Ingraham urges FNMs to unite

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In a rare public statement that came days ahead of the start of the Free National Movement’s (FNM) convention, former Prime Minister Hubert Ingraham last night urged FNMs to unite, but did not address widespread speculation that he might seek a return to public life.

“Following the outcome of the leadership election in the Free National Movement this week, it is essential that the leader and the party quickly move toward unity and stability,” Ingraham said.

“This is especially necessary with a general election due within a year. The best way to ensure stability and unity is through a spirit of collegiality and cooperation, which must be fostered and exemplified by the leader of the party.

“This spirit of collegiality is the cornerstone upon which the FNM was founded. It is a foundational value of the party and of a parliamentary democracy with its system of cabinet government and collective responsibility.”

The convention will bring to a head months of tensions and acrimony within the FNM with several FNM MPs strongly opposed to current leader Dr. Hubert Minnis.

Those MPs have accused Minnis of being a divisive force and an incompetent leader.

Further addressing the unity theme in his statement, Ingraham said, “During the 19 years I had the privilege of serving as party leader, I sought to unify the FNM by working alongside and bringing into government those with whom I may have had policy or political disagreements and those who ran against me for the leadership of the party.

“This spirit of collaboration and creating a team out of a diversity of voices and perspectives is the best way for a party to move forward and to gain the confidence of its core supporters and the electorate in general.”

Ingraham did not criticize Minnis directly, but his statements on what the party leader ought to be doing will likely lead to some concluding that he is critical of Minnis and his inability thus far to unite the FNM.

The former prime minister said, “It is typical in a parliamentary democracy, as evidenced by recent events in the United Kingdom, that rivals be brought together for the good of the party and for the good of the country.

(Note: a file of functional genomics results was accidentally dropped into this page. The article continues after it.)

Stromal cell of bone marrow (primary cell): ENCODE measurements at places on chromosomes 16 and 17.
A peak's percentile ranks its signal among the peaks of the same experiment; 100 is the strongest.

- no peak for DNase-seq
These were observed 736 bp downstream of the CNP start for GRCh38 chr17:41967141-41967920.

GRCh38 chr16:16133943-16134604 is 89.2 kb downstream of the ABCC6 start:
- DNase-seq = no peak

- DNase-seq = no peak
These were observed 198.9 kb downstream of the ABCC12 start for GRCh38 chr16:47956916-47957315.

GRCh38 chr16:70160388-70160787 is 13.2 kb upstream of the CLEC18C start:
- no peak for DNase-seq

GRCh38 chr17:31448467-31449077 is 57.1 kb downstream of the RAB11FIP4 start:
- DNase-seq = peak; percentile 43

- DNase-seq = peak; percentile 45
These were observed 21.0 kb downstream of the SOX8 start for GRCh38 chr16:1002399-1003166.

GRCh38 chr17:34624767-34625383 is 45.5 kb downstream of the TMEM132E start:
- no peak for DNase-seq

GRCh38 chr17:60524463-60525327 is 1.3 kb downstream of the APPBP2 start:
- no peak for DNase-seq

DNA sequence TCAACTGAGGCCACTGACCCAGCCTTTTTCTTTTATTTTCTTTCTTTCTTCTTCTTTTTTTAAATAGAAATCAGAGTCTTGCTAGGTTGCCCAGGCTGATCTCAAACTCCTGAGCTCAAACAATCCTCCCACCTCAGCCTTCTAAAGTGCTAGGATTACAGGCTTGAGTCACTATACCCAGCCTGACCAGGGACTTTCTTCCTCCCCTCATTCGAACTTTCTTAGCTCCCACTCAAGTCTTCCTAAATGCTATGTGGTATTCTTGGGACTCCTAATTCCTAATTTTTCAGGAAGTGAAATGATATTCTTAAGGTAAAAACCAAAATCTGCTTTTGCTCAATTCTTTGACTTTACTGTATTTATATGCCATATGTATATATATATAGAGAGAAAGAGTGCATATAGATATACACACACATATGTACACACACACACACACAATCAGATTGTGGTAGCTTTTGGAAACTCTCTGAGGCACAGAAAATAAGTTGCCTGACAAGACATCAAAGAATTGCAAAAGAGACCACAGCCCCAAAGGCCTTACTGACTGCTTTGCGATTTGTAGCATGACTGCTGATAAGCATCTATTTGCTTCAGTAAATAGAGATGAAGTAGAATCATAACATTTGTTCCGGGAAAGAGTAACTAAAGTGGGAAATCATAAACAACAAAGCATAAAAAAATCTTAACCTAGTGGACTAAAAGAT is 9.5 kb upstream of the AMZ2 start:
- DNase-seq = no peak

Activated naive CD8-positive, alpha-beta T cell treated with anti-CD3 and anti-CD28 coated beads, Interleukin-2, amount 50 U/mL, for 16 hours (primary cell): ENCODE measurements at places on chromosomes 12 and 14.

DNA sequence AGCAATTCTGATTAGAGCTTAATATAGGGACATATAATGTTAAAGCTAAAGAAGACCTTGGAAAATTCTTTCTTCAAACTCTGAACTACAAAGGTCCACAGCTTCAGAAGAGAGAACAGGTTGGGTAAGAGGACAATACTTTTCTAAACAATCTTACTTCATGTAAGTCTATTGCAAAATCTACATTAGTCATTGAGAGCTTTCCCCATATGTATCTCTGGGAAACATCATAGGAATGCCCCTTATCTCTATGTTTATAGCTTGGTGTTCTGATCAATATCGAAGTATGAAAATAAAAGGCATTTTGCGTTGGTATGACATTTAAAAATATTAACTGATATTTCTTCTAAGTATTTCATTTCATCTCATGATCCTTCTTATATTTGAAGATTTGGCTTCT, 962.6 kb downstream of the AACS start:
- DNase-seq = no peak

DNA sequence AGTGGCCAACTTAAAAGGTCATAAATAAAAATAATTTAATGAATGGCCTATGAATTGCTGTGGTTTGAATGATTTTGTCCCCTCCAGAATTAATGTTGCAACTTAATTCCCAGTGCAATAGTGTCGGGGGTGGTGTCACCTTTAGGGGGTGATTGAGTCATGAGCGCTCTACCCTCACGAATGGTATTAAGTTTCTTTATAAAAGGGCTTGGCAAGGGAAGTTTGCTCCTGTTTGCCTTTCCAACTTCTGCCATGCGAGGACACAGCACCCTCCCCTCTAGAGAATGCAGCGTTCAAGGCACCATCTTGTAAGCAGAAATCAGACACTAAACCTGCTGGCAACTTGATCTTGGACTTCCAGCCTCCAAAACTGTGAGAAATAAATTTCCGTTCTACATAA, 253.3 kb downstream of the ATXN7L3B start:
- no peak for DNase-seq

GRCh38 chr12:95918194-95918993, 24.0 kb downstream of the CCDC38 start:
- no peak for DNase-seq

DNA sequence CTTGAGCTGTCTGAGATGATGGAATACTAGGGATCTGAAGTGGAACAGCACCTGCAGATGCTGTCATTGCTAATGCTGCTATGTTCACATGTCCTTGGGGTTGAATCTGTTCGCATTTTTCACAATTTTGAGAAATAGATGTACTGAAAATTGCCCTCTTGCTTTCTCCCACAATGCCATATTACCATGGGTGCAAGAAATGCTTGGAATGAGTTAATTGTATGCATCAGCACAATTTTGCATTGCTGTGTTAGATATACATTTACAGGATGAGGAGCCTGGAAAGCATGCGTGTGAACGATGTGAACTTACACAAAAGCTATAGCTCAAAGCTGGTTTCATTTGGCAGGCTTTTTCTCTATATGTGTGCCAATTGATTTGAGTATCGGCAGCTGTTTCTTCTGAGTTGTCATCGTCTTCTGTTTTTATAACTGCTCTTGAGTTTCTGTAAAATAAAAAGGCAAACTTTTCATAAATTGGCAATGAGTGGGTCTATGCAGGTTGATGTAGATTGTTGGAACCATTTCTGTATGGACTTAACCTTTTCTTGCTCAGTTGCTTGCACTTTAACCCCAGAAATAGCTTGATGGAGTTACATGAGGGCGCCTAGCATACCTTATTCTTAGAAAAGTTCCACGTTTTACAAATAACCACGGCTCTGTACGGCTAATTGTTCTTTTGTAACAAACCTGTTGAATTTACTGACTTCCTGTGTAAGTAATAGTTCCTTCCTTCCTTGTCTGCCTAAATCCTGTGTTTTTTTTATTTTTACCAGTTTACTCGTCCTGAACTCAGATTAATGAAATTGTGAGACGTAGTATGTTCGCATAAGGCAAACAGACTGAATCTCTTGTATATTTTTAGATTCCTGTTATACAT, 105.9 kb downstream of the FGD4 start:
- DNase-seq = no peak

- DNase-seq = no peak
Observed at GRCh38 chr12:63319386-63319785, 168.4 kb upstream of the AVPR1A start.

“Electorates reward party unity and stability and punish the lack of same in a political organization.

“Whoever is elected FNM leader must demonstrate the maturity and the wisdom to engage in open dialogue with all sections of the party. Unity will not be fostered and the FNM will be divided if there is a closed mindset toward or program of retaliation against opponents.”

That statement was an apparent reference to suggestions some in the FNM have made that Minnis should ensure the party denies nominations to the six MPs who have openly opposed him, if he is re-elected.

Ingraham said FNM supporters throughout the country and non-aligned voters are eagerly waiting to see the direction the party takes following the convention.

He said, “If the party moves toward real unity rather than simply talking about unity, many voters will feel reassured.

“But if the leader and leadership of the party do not make every effort to unite the party and to cooperate with others, the FNM will fracture and will face a general election unstable and disunited.

“I strongly urge the party to come out of the convention in a spirt of unity, which will require all sides, especially those who are victorious, to reach out in a spirit of reconciliation and collegiality. This is a time for magnanimity by all sides.”

He added, “The enduring theme of the Free National Movement is ‘all together’. It is my sincerest hope that the party comes together in a spirt of unity in order to defeat the PLP and rescue the country.”

This is the first substantive public statement Ingraham has made since he told The Nassau Guardian earlier this year he does not plan to return to public life. At the time, he also hinted at disappointment over certain goings on in the party.

In the months since that statement, the infighting has continued, spilling into the public domain.

Minnis is seeking re-election as leader. So far, the only other person to announce a leadership bid is Long Island MP Loretta Butler-Turner.

Ingraham retired from public life in 2012 after leading the FNM to an election defeat against Perry Christie and the Progressive Liberal Party.

 

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